• I’ve taken a great deal of care to make sure that Monday’s, Wednesday, and Thursdays are meeting-less. There is nothing stopping individuals shifting to a 4-day work week today. By setting this policy at the company level, we reduce individual flexibility
    • As Head of Product, I feel I don’t yet have adequate measures in place to measure the impact of this experiment on productivity…
  • What I suggest:
    • I’d prefer a smaller step and just officially make Monday’s meeting-less. If individuals want to shift their own schedule to 4-day, just do it! (this will cause some consternation on my end as I’ll need to figure out what to do with [our executive check-in meetings on Mondays], but it isn’t insurmountable)
    • If the proposer wants to continue on with mandating 4 days, I’d like to defer the start of this experiment to the start of T2. This way, I will have been able to have at least a few weeks of baseline velocity measurements in place with folks operating in the new squad structure, without confounding two big changes at the same time (squads + a 4-day work week)

Parabol Member D wrote:

  • Folks have provided a lot of feedback, and it’s great to see the engagement here. I’m not sure what I have to say that’s new or in addition to what others have shared, but here’s what’s coming up for me:
  • I’ve very much been finding myself wanting a longer weekend. Whether it’s due to living through a pandemic, struggling to adjust to an ever-changing new normal, or maybe something that needs adjustment in my work in another way, I really want a day for rest, a day for personal work, and a day for friends. To that end, I’m very excited to see this proposal come through!
  • In one of my first jobs, we had Summer Fridays – you could take off Fridays over the summer. This was a pretty old school organization, so it makes me think that perhaps a 4-day work week is not as radical as it may seem. I like something seasonal – gives the year a bit more rhythm. I do wonder how we address southern hemisphere seasons if we do something seasonal.
  • I like having some consistency in when we’re taking time off. This came up when we were chatting about our holiday calendar: why have a holiday calendar, when we have unlimited PTO? The answer was that it’s easier to take time off when your coworkers are as well. We all (I believe) like our coworkers and care about our work, so it’s hard to take a Monday off, if you imagine it might make it hard for other folks to get what they need from you.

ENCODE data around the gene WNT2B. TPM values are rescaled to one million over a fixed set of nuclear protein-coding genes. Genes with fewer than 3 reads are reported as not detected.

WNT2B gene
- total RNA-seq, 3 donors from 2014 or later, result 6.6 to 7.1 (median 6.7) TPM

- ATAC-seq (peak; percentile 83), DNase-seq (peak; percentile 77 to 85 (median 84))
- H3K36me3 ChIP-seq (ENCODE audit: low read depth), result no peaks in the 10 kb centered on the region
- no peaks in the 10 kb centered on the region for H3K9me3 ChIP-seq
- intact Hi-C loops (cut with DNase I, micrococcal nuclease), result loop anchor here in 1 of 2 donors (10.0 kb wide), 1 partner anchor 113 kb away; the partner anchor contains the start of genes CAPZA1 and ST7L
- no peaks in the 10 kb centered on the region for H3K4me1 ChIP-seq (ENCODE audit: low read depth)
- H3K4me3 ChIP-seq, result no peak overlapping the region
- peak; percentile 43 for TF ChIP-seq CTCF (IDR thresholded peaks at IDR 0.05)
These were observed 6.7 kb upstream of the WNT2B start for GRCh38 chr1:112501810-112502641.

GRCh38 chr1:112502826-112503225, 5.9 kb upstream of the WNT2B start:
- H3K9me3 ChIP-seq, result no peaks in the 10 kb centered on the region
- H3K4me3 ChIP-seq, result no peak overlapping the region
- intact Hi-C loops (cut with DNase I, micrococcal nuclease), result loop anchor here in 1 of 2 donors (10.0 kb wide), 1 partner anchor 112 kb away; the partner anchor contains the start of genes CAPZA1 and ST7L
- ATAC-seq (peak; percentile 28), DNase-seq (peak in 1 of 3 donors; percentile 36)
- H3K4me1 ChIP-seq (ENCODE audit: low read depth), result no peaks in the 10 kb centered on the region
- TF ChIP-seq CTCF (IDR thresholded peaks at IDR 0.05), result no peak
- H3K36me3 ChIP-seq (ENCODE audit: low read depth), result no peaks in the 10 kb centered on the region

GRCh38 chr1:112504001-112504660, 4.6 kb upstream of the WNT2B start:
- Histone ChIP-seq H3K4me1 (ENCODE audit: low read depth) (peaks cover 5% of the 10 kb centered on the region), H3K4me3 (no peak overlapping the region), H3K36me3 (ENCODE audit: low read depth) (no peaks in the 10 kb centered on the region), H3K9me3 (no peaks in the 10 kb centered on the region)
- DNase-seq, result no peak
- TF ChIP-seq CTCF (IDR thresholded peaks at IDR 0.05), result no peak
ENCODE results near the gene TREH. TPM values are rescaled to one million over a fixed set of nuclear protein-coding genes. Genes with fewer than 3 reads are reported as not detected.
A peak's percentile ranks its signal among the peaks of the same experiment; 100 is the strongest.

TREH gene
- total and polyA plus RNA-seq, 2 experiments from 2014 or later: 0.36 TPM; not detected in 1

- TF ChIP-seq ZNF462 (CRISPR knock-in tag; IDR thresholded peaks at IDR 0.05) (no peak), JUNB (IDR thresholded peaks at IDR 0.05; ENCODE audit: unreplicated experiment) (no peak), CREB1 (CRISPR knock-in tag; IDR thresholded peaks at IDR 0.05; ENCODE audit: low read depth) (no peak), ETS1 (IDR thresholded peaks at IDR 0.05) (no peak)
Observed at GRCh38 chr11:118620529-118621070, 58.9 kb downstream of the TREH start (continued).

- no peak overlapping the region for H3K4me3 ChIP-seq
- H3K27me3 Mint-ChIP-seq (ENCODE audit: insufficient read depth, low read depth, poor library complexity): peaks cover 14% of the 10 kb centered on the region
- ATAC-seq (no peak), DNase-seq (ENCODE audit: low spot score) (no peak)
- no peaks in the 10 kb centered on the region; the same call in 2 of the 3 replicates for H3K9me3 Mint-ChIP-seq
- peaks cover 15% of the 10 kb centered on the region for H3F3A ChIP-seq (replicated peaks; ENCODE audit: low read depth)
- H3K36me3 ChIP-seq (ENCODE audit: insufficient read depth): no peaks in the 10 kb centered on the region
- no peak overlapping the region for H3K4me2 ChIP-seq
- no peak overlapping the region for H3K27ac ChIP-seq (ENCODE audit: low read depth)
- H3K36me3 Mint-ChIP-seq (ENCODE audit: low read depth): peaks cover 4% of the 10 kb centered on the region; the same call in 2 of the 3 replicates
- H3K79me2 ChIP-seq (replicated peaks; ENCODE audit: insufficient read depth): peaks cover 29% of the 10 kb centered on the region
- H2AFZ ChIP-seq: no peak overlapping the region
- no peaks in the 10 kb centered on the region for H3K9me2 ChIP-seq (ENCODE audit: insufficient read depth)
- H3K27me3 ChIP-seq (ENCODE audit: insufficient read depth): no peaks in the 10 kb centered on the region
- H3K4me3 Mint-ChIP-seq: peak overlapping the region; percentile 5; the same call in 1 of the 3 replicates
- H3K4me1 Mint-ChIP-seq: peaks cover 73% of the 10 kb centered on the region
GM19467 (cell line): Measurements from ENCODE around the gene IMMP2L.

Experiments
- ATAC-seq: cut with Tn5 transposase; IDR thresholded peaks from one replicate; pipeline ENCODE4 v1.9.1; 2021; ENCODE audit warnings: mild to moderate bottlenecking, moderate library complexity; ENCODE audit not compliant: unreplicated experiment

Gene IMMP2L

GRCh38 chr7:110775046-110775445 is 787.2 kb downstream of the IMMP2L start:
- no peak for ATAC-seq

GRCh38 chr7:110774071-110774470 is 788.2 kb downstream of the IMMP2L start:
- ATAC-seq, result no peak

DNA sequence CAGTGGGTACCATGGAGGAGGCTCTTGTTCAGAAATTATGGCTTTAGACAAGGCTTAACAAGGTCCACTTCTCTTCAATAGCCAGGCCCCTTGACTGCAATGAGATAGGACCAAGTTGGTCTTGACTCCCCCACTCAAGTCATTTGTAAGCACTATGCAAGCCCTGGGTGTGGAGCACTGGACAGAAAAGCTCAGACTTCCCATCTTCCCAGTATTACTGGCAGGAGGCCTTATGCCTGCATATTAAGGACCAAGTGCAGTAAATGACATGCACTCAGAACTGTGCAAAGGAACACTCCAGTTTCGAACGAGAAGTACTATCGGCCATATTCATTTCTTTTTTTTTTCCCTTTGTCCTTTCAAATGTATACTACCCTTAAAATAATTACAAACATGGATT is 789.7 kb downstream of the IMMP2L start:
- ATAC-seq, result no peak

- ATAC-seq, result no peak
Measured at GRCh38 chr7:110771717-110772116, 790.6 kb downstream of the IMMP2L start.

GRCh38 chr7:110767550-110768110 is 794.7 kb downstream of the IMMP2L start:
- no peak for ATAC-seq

• I like trying this out, to see what it’s like in practice. I think we’ll learn a lot. Maybe we’ll find that there’s some other cadence that feels good to us – like a monthly Monday off or something. Maybe it’ll illuminate other pressures we want to consider, like why do folks have so much work that they feel they can’t take off? Should we be doing less in some areas? Do we need to narrow our focus, increase our resources? Hopefully we’ll learn.

Trying the 4-Day workweek

In a matter of days, this proposal will come up for objections. For an all-company proposal, it may only be stopped if one of the executives decides the proposal would not be safe to try—that is to say, that it would cause irreparable harm to the business. In all likelihood, a modified version of the initial proposal—incorporating some of the ideas from the team—will be adopted. When that happens we’ll be sure to share, and when our experiment concludes, we’ll be sure to share.

If your company has adopted a 4-day workweek, we’d love to hear what your experience has been.


A bit of a “meh” week, metrics-wise. Our marketing metrics this week caused us to investigate our data a bit more deeply and we discovered the prevailing downward trend to be caused by our choice to reduce spend on paid channels and invest more in organic and earned channels. Looking at those data, our indicators are moving in the right direction.

MAUs were flat this week, and the number of meetings ran declined a bit.

The bright spot this week was in user registration, which is maintaining a zippy pace.

This week we…

…began planning 4 in-person retreats over the remainder of the year. Pandemic willing, we plan to assemble the entire company, sales, marketing, and our product teams this year.

…acquired and transitioned our Twitter profile from @parabolco to @parabol.

published an introduction to agile-themed blog post on how to track tasks using Scrum boards.

laid enough foundation work to start and stop the container we’ll use to house our new async stand-up meeting feature.

Demo of our in-development new meeting type: Sprint Poker being able to start and stop a meeting

advanced the development of our GitLab integration to be able to create issues from within Sprint Poker

An in-development demo of being able to create issues from within Sprint Poker on GitLab

Next week we’ll…

hold a special meeting on the Product team to divide into smaller, cross-functional development squads.

Jordan Husney

Jordan Husney

Jordan leads Parabol’s business development strategy and engineering practice. He was previously a Director at Undercurrent, where he advised C-Suite teams of Fortune 100 organizations on the future of work. Jordan has an engineering background, holding several patents in distributed systems and wireless technology. Jordan lives and works in Los Angeles, CA.